Accounting for offsets in this manner is a long-standing convention, but it is one of the sneaky ways that Washington tries to hide its large intrusion into the economy. Certainly, the CBO and OMB should include more prominent presentations of gross outlays in their regular budget updates.

For citizens and reporters, a rule-of-thumb to remember is that total federal spending is 3 to 4 percentage points of GDP larger than usually reported by officials.

End the Mortgage Interest Deduction

The mortgage interest income tax deduction is popular among homeowners (read: likely voters) despite its role in distorting housing and related markets, its contribution to the housing bubble and its enabling of additional household debt. Never mind that there isn’t much evidence that the deduction boosts home ownership in the United States. Consider also that the tax break largely benefits affluent homeowners living in expensive urban areas.

As Mark Calabria notes in today’s Cato Daily Podcast, it’s well past time for the mortgage interest deduction to be replaced by lower marginal tax rates for all earners.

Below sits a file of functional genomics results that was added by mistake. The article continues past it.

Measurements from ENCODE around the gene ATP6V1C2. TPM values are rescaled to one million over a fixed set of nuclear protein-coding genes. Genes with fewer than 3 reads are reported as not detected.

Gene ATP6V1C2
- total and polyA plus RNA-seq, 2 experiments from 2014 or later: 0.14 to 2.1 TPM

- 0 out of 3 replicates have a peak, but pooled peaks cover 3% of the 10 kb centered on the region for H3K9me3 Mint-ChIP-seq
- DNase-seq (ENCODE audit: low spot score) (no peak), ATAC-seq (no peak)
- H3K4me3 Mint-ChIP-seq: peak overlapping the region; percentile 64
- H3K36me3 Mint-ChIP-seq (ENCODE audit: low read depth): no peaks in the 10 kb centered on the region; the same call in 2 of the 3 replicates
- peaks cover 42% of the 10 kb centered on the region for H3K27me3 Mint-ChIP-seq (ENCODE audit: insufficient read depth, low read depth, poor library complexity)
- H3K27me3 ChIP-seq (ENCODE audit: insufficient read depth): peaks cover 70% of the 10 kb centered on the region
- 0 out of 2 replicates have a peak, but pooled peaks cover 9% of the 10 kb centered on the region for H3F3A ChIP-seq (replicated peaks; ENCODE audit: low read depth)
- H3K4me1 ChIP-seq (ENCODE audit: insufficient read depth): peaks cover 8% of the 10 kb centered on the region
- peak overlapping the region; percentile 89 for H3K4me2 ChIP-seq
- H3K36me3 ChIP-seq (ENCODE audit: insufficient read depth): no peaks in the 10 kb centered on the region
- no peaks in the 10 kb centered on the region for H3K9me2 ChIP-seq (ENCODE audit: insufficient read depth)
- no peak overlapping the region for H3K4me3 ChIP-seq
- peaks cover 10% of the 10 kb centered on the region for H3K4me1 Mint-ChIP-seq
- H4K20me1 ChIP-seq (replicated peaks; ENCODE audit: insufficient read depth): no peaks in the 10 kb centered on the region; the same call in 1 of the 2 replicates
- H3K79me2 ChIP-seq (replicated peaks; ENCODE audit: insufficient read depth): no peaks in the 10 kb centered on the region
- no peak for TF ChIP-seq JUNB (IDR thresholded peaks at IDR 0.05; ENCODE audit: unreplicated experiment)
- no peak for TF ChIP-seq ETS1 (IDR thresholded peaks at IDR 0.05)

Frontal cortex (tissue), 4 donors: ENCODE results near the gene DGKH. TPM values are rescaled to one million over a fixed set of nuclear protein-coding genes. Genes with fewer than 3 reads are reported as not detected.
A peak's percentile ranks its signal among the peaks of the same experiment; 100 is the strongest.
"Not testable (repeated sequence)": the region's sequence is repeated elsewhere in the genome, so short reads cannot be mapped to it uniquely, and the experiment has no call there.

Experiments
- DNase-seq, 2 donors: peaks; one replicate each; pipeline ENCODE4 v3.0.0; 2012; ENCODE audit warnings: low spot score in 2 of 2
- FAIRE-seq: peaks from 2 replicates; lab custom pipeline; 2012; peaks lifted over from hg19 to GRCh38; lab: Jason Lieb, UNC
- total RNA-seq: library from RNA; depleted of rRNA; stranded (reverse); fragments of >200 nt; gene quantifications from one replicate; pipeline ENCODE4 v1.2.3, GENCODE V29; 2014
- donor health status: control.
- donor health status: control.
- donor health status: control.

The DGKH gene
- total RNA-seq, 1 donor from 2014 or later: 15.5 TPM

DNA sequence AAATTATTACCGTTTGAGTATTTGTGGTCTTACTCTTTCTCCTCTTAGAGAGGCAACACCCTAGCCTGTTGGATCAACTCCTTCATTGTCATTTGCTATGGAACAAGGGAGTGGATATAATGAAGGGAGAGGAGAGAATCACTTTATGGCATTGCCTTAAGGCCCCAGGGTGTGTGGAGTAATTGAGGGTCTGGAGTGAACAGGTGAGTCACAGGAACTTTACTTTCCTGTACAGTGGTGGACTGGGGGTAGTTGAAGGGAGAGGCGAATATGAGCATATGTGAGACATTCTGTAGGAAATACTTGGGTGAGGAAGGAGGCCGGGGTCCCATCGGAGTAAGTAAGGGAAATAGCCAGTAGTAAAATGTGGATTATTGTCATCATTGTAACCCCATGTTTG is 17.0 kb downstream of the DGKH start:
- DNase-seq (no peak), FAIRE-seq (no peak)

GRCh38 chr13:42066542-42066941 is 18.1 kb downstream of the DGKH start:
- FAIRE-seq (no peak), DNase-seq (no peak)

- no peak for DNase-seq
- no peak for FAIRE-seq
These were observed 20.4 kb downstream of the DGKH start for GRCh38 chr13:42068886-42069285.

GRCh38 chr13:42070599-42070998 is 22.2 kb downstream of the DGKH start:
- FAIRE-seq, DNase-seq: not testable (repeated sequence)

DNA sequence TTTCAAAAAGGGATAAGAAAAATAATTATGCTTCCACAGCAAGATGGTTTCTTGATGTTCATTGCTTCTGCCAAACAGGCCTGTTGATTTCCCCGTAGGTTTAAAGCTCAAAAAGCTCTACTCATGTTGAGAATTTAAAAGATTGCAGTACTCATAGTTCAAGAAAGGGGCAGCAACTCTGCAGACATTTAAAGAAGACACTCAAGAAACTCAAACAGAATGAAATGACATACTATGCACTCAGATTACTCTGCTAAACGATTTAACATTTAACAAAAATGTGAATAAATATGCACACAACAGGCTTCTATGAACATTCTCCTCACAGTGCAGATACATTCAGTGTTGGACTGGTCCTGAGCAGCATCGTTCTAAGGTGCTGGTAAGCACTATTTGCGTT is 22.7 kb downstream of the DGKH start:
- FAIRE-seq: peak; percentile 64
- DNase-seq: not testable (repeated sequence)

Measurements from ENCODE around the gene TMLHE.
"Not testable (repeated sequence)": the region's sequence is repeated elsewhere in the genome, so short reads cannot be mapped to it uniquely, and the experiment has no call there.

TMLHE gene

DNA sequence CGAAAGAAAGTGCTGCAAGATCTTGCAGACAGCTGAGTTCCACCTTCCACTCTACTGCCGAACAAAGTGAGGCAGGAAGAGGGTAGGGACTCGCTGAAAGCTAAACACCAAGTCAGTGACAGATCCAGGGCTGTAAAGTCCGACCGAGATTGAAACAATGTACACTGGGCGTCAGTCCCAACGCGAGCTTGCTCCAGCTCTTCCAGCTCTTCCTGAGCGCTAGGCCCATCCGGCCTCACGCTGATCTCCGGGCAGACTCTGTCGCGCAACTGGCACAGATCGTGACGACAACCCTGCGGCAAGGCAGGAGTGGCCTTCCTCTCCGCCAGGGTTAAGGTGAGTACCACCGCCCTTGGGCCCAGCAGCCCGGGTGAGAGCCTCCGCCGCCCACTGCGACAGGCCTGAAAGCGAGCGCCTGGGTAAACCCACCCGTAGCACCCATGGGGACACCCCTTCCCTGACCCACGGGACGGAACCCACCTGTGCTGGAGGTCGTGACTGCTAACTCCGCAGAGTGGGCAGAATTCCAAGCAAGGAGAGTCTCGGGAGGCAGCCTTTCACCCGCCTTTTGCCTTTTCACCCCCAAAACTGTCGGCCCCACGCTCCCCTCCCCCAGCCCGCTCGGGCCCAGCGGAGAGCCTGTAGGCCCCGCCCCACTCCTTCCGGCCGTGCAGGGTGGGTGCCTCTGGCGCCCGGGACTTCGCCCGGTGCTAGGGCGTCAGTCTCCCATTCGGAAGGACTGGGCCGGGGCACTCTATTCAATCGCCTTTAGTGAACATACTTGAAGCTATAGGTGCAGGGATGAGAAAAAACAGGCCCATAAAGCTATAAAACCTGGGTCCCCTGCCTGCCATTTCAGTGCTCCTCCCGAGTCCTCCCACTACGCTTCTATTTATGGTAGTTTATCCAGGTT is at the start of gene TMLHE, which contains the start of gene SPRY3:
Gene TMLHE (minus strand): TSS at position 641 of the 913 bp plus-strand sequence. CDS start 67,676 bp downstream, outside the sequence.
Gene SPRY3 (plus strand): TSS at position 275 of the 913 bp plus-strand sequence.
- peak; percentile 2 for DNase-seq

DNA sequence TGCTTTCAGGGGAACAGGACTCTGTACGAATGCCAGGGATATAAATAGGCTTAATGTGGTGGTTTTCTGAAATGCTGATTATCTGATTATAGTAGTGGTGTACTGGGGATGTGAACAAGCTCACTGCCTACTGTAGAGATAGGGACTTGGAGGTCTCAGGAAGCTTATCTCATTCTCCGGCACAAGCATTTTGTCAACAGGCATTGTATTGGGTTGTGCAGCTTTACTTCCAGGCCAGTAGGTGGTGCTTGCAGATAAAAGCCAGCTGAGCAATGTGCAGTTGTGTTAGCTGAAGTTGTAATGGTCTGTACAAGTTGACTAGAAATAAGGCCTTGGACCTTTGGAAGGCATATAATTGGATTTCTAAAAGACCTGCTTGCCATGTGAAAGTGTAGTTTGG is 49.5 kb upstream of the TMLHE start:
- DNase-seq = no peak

A Turning Point?

Greg Sargent cites a CNN poll question:

As you may know, the agreement would cut about one trillion dollars in government spending over the next ten years with provisions to make additional spending cuts in the future. Regardless of how you feel about the overall agreement, do you approve or disapprove of the cuts in government spending included in the debt ceiling agreement?

Approve 65

Disapprove 30

Sargent continues:

Sixty five percent approve of deal’s spending cuts. But it gets worse. Of the 30 percent who disapprove, 13 percent think the cuts haven’t gotten far enough, and only 15 percent think the cuts go too far. One sixth of Americans agree with the liberal argument about the deal.

About 20 percent of Americans self-identify as liberals. This would suggest that all non-liberal Americans and one-fourth of self-identifying liberals approve of the deal or think the cuts have not gone far enough. It could also mean that some non-liberal Americans disapprove of the deal and more than one-quarter of liberals approve of it. Either interpretation will not encourage those who believe government should be larger.